$ macchanger -l

The Debian version of macchanger has a much bigger list. Using the -A switch makes it pick the OUI prefix from this list, resulting in a legitimate-looking MAC address:

$ sudo ip link set wlan0 down
$ sudo macchanger -A wlan0
Permanent MAC: 6c:fd:b9:6f:c8:d2 (Proware Technologies Co Ltd.)
Current   MAC: 3e:72:02:04:0b:3d (unknown)
New       MAC: 00:1d:ab:12:84:81 (Swissqual License Ag)
$ sudo ip link set wlan0 up

That's an improvement, but it's still kinda fishy. You can try running the above commands multiple times to cycle through manufacturers and you'll mostly see Chinese companies you've rarely heard of. Thus, a lot of the time, your device will appear to have a MAC address from uncommon manufacturers, by which a human may still deduce that you are spoofing your MAC address. Again, that may be good enough (if so, then skip ahead to the next step). However, we can still do better by reducing the subset of manufacturers macchanger uses to a small list of "known-popular" manufacturers. This way, it becomes harder for others to figure out that the MAC address is spoofed. I have created such a project, affectionately named macchiato (MAC Changer Hiding Identification And Transposing OUIs). There is an Arch package for it that you can install:

$ yaourt -S macchiato-git

Or, if you're on another distribution and you want to install it from scratch:

$ sudo git clone git:// /usr/share/macchiato
$ sudo mkdir /etc/macchiato.d

Now there is some configuration to do. The procedure above (whichever one you used) created a directory called /etc/macchiato.d/. In it, you need to create one configuration file per interface you wish to perform MAC spoofing for. A sample configuration file is provided at /usr/share/macchiato/conf/ It looks like this (the actual file also has in-depth comments):


    00:26:bb # Apple, Inc.

The names in the ouiList entry refer to files in /usr/share/macchiato/oui/ if you installed the Arch package, or /wherever/you/cloned/it/macchiato/oui/ if you cloned it yourself. Each of these files contains a list of common OUI prefixes corresponding to a certain category of network interfaces. For example, wireless_laptop correspond to OUI prefixes of onboard wireless chips found within laptop computers. If you have "common enough" equipment, then feel free to post a comment below listing the OUI prefixes of your network adapters. Make sure to specify which class of network adapter each OUI prefix corresponds to, and the precise model or origin. You can also send a pull request on the macchiato GitHub repository or the Bitbucket one, whichever you prefer.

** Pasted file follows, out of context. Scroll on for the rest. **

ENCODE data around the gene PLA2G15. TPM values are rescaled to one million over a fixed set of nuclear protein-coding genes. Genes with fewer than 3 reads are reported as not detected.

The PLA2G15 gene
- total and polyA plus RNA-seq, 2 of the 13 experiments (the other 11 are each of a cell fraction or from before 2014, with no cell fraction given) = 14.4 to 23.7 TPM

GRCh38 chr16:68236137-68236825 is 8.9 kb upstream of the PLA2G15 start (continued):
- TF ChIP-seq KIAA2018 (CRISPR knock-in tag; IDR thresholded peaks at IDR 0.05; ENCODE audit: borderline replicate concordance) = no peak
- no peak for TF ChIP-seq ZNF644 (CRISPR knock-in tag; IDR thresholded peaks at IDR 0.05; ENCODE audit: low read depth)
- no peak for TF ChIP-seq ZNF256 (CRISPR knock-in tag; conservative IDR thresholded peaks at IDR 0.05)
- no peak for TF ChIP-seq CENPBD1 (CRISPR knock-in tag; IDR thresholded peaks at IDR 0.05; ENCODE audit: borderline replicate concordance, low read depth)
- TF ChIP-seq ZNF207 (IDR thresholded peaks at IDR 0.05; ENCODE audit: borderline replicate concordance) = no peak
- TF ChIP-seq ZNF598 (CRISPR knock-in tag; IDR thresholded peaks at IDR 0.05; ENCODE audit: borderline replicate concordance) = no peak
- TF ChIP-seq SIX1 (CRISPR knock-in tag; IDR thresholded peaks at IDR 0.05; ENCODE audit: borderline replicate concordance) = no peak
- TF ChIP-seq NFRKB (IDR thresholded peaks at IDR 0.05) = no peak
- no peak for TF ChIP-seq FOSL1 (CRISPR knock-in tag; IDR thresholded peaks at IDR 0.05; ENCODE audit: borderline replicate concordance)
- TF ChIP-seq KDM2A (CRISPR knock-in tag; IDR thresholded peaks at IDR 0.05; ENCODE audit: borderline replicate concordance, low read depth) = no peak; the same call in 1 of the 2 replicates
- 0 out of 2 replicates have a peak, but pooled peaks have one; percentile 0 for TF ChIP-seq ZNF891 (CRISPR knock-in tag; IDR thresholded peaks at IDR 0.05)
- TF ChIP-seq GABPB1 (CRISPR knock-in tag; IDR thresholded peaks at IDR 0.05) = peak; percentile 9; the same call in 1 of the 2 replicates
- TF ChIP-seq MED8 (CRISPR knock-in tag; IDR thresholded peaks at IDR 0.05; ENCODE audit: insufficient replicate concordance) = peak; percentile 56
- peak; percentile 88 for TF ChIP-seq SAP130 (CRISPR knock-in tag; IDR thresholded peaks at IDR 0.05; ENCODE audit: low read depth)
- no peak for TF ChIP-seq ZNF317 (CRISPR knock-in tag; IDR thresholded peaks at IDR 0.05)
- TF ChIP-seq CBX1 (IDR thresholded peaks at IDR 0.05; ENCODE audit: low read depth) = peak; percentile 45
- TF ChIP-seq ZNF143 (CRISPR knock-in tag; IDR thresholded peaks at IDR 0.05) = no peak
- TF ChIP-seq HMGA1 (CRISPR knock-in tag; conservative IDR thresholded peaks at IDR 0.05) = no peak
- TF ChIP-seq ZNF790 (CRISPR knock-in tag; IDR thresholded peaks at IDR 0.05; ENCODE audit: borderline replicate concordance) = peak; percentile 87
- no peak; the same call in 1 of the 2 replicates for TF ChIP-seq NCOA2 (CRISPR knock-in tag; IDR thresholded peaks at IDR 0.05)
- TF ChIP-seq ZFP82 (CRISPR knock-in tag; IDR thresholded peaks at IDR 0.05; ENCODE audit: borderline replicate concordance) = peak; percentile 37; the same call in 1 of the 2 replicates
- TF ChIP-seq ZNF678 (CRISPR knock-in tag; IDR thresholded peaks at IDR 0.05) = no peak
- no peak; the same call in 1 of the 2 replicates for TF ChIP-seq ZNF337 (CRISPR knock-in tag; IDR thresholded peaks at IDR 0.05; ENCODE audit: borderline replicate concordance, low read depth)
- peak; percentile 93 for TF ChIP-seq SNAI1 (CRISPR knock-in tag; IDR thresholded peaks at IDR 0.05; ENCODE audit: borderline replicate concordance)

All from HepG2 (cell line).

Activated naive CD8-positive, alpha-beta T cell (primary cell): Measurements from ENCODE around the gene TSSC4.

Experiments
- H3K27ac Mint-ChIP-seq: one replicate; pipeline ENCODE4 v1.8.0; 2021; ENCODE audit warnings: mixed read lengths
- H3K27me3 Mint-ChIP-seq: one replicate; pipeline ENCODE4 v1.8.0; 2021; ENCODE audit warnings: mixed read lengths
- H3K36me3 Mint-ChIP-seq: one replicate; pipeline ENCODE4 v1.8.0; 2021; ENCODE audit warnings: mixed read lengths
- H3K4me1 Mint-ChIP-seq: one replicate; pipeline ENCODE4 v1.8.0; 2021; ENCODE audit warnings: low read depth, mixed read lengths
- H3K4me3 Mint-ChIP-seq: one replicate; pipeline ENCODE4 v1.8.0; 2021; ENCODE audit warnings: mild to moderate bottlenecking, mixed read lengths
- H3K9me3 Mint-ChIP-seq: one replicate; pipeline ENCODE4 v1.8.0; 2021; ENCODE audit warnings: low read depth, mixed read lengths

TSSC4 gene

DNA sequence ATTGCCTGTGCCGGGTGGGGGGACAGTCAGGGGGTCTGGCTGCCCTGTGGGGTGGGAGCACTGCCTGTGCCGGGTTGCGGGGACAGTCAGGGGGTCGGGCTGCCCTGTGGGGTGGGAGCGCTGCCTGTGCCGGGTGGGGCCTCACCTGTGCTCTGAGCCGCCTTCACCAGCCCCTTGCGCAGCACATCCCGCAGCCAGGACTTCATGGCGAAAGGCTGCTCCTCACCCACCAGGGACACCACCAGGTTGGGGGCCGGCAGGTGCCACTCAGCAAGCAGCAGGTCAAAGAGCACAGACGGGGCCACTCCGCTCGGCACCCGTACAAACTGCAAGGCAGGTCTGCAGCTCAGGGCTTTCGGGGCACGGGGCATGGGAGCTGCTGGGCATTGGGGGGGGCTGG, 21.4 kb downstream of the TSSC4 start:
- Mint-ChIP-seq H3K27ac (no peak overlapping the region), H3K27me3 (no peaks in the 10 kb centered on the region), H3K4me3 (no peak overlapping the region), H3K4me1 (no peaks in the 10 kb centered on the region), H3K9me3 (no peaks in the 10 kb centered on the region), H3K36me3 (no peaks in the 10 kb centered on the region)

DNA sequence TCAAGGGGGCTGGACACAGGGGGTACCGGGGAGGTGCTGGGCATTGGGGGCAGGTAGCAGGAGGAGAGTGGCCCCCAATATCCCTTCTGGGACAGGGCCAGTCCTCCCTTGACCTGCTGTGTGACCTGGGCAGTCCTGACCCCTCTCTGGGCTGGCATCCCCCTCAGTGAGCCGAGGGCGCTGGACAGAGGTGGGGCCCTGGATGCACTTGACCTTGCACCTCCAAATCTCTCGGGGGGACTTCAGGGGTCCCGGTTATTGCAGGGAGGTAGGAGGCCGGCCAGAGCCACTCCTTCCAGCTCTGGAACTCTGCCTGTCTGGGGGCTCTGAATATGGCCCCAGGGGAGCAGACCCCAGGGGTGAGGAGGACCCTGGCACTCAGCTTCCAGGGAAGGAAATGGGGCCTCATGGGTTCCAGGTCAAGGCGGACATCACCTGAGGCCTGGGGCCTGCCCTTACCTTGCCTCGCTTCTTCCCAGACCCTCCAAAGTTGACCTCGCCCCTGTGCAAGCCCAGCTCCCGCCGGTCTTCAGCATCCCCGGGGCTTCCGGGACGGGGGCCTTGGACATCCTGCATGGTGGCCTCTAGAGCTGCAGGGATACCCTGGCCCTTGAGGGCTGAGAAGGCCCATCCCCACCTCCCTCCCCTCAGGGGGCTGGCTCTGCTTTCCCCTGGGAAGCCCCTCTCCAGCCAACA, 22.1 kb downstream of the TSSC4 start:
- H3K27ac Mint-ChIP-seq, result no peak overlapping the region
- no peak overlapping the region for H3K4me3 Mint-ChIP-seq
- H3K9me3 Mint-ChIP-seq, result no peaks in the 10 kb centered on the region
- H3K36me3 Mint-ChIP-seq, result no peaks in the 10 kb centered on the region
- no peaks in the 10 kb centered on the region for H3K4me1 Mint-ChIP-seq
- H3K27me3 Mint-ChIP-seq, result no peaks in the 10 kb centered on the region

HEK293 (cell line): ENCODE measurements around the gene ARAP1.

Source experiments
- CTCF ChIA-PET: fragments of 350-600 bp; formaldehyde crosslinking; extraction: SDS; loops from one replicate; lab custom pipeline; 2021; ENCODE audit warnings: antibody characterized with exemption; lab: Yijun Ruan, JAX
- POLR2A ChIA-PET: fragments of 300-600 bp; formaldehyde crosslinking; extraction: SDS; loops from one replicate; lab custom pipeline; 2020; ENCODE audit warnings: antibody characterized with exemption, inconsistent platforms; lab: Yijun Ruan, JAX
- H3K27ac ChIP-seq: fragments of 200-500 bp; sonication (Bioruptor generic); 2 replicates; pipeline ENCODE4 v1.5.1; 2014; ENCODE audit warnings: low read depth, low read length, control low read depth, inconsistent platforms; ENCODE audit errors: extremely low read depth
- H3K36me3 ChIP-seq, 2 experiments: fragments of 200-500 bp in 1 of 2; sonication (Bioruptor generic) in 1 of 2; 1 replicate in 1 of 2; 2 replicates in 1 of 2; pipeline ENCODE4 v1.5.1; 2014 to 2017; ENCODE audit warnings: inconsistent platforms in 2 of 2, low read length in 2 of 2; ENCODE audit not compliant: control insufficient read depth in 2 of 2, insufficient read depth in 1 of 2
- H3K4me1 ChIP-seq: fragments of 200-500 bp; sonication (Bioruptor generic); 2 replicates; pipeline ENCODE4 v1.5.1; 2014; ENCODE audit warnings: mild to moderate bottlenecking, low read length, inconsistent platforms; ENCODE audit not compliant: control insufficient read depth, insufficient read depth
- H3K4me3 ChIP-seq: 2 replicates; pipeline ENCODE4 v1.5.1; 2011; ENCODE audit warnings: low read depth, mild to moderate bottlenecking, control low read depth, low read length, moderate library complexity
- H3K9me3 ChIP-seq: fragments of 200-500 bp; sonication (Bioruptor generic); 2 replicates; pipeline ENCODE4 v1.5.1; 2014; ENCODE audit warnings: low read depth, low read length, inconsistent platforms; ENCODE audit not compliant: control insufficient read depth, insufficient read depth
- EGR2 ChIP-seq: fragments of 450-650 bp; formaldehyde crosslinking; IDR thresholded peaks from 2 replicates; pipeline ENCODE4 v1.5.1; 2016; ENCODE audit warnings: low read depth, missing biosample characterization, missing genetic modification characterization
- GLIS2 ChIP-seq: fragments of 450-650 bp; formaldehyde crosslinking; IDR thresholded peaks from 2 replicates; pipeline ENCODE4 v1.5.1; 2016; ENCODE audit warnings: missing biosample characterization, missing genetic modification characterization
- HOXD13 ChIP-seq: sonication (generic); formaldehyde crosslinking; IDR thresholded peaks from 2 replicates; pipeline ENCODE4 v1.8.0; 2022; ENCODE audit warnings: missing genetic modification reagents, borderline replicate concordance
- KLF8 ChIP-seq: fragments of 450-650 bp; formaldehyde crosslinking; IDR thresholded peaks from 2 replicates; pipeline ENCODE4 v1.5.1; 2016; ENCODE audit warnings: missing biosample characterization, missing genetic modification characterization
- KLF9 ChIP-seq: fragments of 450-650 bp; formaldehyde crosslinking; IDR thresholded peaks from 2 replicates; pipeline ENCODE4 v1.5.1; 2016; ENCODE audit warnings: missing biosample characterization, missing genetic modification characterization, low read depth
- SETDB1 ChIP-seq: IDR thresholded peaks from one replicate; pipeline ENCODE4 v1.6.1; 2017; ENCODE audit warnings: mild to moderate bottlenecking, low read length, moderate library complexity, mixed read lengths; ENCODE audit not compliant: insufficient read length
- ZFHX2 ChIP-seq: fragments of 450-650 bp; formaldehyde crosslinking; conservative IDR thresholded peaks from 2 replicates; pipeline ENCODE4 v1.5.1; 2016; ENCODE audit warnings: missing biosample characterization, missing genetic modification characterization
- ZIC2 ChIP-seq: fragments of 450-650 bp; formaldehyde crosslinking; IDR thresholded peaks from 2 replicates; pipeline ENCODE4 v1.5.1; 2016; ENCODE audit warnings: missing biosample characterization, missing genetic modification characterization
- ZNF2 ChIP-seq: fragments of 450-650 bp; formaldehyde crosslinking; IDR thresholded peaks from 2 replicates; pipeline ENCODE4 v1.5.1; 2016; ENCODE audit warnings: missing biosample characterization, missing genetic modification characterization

Create one such configuration file for each network interface (for example, to spoof wlan0's MAC address, create /etc/macchiato.d/

Once all of that is done, run it to see if everything works:

$ sudo /usr/share/macchiato/macchiato /etc/macchiato.d

It will report any error it encounters as it goes along. Once you get everything working, check out if the MAC address has properly changed according to your tastes:

$ macchanger wlan0

All good? Then it's time to...

Step 4: Automatically spoofing the MAC address

If you followed step 3 all the way up to the end and installed macchiato, then you're almost done! You just need to generate the udev rules:

$ sudo /usr/share/macchiato/ /etc/macchiato.d

If you haven't installed macchiato, then things are a bit more difficult. You need to write udev rules to run macchanger as soon as the network interface appears:

$ sudo $EDITOR /etc/udev/rules.d/20-macspoof.rules
ACTION=="add", ATTR{address}=="hardware mac address here", RUN+="/usr/bin/macchanger -A wlan0"
# Need to spoof another interface? Just add another line:
ACTION=="add", ATTR{address}=="hardware mac address here", RUN+="/usr/bin/macchanger -A eth0"

Make sure you put the hardware MAC address of the interfaces there, not the spoofed ones you just generated. These rules will run macchanger as soon as udev notices a new device (ACTION=="add") that has the specified (non-spoofed-yet) MAC address. This includes boot time, of course, but it also includes devices added later, such as USB Wi-Fi adapters.

You're done! You may want to reboot and check macchanger wlan0 once again just to make sure everything works.

Bonus: Enable IPv6 Privacy Extensions

Remember that thing about IPv6 stateless address autoconfiguration from earlier? There exists some (optional) privacy extensions to the scheme, which are enabled by default in some distributions such as Ubuntu, as well as in some other obscure operating systems known by the appealing monikers of "Microsoft Windows" (since Vista) and "OS X" (since 10.7).

An effective way of mitigating the privacy risk of MAC addresses embedded in IPv6 addresses, regardless of whether these privacy extensions are enabled or not, is simply to not use your device's burned-in address: that's MAC spoofing. But while you're at it tweaking your system, you may might as well enable them anyway, right? This is done by setting some kernel parameters. Drop a new file in /etc/sysctl.d/:

$ sudo $EDITOR /etc/sysctl.d/10-ipv6-privacy-extensions.conf
net.ipv6.conf.all.use_tempaddr = 2
net.ipv6.conf.default.use_tempaddr = 2

# For each interface, add a line like this:
# net.ipv6.conf.<interface name>.use_tempaddr = 2
# For example:
net.ipv6.conf.eth0.use_tempaddr = 2
net.ipv6.conf.wlan0.use_tempaddr = 2

Minor note: On Ubuntu or Ubuntu-based distributions, a patch has already been applied to your kernel which makes changes to net.ipv6.conf.all.use_tempaddr trickle down to all network interfaces. As such, with those kernels, only the first 2 lines of the above configuration file are necessary. Still, it doesn't hurt to add the rest anyway.